More Than 160,000 Sri Lankans Displaced Since April by Escalating Fighting

Continued heavy fighting in the north and east of Sri Lanka, particularly in the Jaffna peninsula in the north, has sent many more thousands of civilians fleeing their homes in search of safety. However, freedom of movement is heavily restricted in many areas by local curfews and by fighting, making it difficult both for civilians to move and for aid to be delivered to them. Food and water shortages are reported to be severe. Aid agencies are not only hemmed in by the surging violence, but they also encounter growing suscpicion, hostility, and deadly attacks.

  • Civilians in the northern Jaffna district have been able to move only a short distance from the coast to avoid the most intense fighting; they have not been able to travel to safer areas.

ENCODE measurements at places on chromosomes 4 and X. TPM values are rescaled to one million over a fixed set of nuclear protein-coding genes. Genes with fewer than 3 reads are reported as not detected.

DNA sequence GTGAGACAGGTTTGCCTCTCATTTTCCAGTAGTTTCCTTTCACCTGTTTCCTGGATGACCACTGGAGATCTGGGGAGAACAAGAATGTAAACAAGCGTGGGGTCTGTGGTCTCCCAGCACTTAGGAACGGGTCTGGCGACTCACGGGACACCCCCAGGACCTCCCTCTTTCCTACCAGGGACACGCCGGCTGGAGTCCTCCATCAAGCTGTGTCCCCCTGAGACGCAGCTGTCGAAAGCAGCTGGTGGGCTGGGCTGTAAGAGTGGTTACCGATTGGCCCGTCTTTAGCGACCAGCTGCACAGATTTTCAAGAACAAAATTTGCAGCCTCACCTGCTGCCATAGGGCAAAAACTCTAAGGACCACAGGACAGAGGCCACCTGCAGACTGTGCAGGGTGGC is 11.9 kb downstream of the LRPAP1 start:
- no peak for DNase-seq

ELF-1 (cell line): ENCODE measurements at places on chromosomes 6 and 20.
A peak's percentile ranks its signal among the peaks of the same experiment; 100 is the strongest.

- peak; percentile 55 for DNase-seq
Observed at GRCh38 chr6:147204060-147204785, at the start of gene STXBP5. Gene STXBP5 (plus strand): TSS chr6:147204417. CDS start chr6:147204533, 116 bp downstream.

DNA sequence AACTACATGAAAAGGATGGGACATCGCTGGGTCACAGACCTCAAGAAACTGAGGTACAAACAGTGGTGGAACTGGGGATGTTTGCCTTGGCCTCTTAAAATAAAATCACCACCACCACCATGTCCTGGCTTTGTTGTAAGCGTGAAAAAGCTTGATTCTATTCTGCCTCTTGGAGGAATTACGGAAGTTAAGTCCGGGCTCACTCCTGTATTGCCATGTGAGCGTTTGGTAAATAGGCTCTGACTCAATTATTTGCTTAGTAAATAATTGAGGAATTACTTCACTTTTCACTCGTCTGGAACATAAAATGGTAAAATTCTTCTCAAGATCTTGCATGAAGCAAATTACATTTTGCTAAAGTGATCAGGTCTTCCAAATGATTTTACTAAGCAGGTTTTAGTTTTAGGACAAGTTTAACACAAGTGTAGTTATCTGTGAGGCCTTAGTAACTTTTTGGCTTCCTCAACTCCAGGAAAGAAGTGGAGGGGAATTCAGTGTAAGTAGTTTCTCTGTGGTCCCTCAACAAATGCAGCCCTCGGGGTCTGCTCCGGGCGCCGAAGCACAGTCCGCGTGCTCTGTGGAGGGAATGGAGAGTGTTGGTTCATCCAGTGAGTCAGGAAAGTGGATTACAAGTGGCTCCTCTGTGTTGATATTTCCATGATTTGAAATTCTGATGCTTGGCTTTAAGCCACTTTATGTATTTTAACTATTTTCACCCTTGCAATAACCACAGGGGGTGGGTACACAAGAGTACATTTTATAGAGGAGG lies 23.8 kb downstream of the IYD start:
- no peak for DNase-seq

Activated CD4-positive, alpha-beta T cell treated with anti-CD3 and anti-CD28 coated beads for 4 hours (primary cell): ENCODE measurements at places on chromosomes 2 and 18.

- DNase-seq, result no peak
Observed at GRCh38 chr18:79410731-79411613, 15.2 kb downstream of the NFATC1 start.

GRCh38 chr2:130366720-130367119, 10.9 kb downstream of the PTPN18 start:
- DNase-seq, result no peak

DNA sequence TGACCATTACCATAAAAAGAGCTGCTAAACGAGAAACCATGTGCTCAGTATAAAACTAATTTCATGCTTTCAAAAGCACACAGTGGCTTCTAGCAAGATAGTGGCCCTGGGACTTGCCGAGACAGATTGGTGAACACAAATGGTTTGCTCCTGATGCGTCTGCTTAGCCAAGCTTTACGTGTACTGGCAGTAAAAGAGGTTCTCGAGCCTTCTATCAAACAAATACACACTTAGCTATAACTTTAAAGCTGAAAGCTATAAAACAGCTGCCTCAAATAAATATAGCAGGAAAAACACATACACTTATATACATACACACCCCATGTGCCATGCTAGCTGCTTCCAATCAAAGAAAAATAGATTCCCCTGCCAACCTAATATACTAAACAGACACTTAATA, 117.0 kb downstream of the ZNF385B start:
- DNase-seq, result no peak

• While air strikes in Batticaloa district have hindered access to many affected areas, UN and other aid agencies have worked to secure safe passage to the LTTE-controlled area of Vaharai.
  • Access to Muttur and Eachchilampattu in Trincomalee district is still blocked, and an estimated 15,000 people are still trapped there. Resources in Kantale—a small town south of Trincomalee, where many of the district's 50,000-plus displaced people went—are coming under enormous strain.

Since the 2002 ceasefire agreement began unraveling in April 2006, UNHCR has recorded 128,850 people newly displaced within the country. An additional 6,672 Sri Lankans have become refugees in India’s Tamil Nadu state since the beginning of the year. Press reports indicate that as of 18 August, the number of civilians displaced had climbed to 162,000.

UN High Commissioner for Refugees (UNHCR), “Fighting Makes it Difficult for Sri Lankans to Find Safety and for UNHCR to Deliver Aid,” Geneva, 15 August 2006.
Link: www.unhcr.org/cgi-bin/texis/vtx/news/opendoc.htm?tbl=NEWS&id=44e1b6a84.
“Aid Plea After Sri Lanka Clashes,” BBC News Online, 18 August 2006.
Link: news.bbc.co.uk/2/hi/south_asia/5263218.stm.